IH: I really admired that character. There’s nothing more wonderful than playing a character that’s close to yourself in age and maybe some of the experiences in life. At the same time, she’s smarter, quicker and much braver than me! She’s such a wonderful character. She speaks before she thinks, too! It has been such a privilege to lend her my input. She’s up to three seasons now, which is something like five-and-a-half years of my life. I really hope that I have embraced some her qualities myself.
TKT: So it’s almost like you have a two-way relationship with Dicte…
IH: Exactly. I’ve never, ever before in my life lived with a character for that long. It has been a lovely relationship. She’s like an older, smarter sister to me! She’s been a wonderful character to be with. You talked about Sarah Lund and Saga before and they are darker. Their drive comes from somewhere else, whereas Dicte wants to be happy and she wants the people around her to be happy. There’s nothing that she won’t do to keep the people she loves happy. She doesn’t much care if they’re happy with her, but she does want them to be happy.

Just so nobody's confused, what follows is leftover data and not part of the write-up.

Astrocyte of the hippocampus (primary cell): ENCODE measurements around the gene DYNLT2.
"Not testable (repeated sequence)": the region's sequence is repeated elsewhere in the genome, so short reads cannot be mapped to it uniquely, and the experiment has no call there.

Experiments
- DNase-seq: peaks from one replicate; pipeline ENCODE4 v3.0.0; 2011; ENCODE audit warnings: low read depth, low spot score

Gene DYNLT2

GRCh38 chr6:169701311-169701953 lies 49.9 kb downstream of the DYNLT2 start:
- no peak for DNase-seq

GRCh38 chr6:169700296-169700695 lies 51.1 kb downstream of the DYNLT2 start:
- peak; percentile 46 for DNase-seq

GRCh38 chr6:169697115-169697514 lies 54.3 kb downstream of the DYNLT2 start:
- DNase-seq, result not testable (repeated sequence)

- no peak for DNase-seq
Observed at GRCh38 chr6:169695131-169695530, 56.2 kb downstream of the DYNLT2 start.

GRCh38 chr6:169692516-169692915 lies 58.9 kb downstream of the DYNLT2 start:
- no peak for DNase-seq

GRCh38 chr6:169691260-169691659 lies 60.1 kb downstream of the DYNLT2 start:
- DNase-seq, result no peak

TKT: It gives equal weight to personal relationships – with Wagner, with Rose, with her friends, with Bo – is this what gives it its special edge?
IH: I really do think so. That’s what makes it different from the other Scandinavian noirs. There isn’t very much noir in Dicte. It’s another genre. It’s like a relationship drama with that bit of crime. It’s not overwhelming but it’s there, and Dicte deals with it. So it does have that contrast with some difficult things, but it’s also relationships with her family, friends and work colleagues. It’s a very lovely contrast. It’s almost like an old-fashioned soap opera.